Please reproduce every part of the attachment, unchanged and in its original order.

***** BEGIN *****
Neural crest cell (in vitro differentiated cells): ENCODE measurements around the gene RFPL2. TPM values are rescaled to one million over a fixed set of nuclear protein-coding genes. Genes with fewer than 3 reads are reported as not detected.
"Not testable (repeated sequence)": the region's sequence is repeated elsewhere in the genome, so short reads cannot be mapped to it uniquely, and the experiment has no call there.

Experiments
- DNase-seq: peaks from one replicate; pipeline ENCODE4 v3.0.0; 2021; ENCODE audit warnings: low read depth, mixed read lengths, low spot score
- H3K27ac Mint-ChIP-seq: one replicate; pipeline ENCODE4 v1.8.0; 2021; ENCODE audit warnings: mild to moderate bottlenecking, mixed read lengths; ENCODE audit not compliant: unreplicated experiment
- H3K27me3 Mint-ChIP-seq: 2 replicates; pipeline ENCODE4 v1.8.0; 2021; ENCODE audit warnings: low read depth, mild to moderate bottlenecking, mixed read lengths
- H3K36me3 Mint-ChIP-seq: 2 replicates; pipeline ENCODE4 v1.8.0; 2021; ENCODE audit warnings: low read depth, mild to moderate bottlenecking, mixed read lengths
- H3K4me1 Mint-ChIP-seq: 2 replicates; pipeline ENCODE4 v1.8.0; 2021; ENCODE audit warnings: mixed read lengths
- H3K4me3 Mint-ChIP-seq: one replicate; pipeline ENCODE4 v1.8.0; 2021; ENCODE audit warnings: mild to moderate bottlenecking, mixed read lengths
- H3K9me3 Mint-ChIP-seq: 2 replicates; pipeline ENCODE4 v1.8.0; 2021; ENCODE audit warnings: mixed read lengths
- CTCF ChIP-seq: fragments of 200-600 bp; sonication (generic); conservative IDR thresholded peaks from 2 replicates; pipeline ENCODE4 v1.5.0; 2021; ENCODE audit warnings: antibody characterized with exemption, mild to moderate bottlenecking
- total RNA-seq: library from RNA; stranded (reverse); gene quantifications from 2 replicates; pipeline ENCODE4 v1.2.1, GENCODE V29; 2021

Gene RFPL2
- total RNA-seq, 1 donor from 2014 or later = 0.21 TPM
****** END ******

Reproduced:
Neural crest cell (in vitro differentiated cells): ENCODE measurements around the gene RFPL2. TPM values are rescaled to one million over a fixed set of nuclear protein-coding genes. Genes with fewer than 3 reads are reported as not detected.
"Not testable (repeated sequence)": the region's sequence is repeated elsewhere in the genome, so short reads cannot be mapped to it uniquely, and the experiment has no call there.

Experiments
- DNase-seq: peaks from one replicate; pipeline ENCODE4 v3.0.0; 2021; ENCODE audit warnings: low read depth, mixed read lengths, low spot score
- H3K27ac Mint-ChIP-seq: one replicate; pipeline ENCODE4 v1.8.0; 2021; ENCODE audit warnings: mild to moderate bottlenecking, mixed read lengths; ENCODE audit not compliant: unreplicated experiment
- H3K27me3 Mint-ChIP-seq: 2 replicates; pipeline ENCODE4 v1.8.0; 2021; ENCODE audit warnings: low read depth, mild to moderate bottlenecking, mixed read lengths
- H3K36me3 Mint-ChIP-seq: 2 replicates; pipeline ENCODE4 v1.8.0; 2021; ENCODE audit warnings: low read depth, mild to moderate bottlenecking, mixed read lengths
- H3K4me1 Mint-ChIP-seq: 2 replicates; pipeline ENCODE4 v1.8.0; 2021; ENCODE audit warnings: mixed read lengths
- H3K4me3 Mint-ChIP-seq: one replicate; pipeline ENCODE4 v1.8.0; 2021; ENCODE audit warnings: mild to moderate bottlenecking, mixed read lengths
- H3K9me3 Mint-ChIP-seq: 2 replicates; pipeline ENCODE4 v1.8.0; 2021; ENCODE audit warnings: mixed read lengths
- CTCF ChIP-seq: fragments of 200-600 bp; sonication (generic); conservative IDR thresholded peaks from 2 replicates; pipeline ENCODE4 v1.5.0; 2021; ENCODE audit warnings: antibody characterized with exemption, mild to moderate bottlenecking
- total RNA-seq: library from RNA; stranded (reverse); gene quantifications from 2 replicates; pipeline ENCODE4 v1.2.1, GENCODE V29; 2021

Gene RFPL2
- total RNA-seq, 1 donor from 2014 or later = 0.21 TPM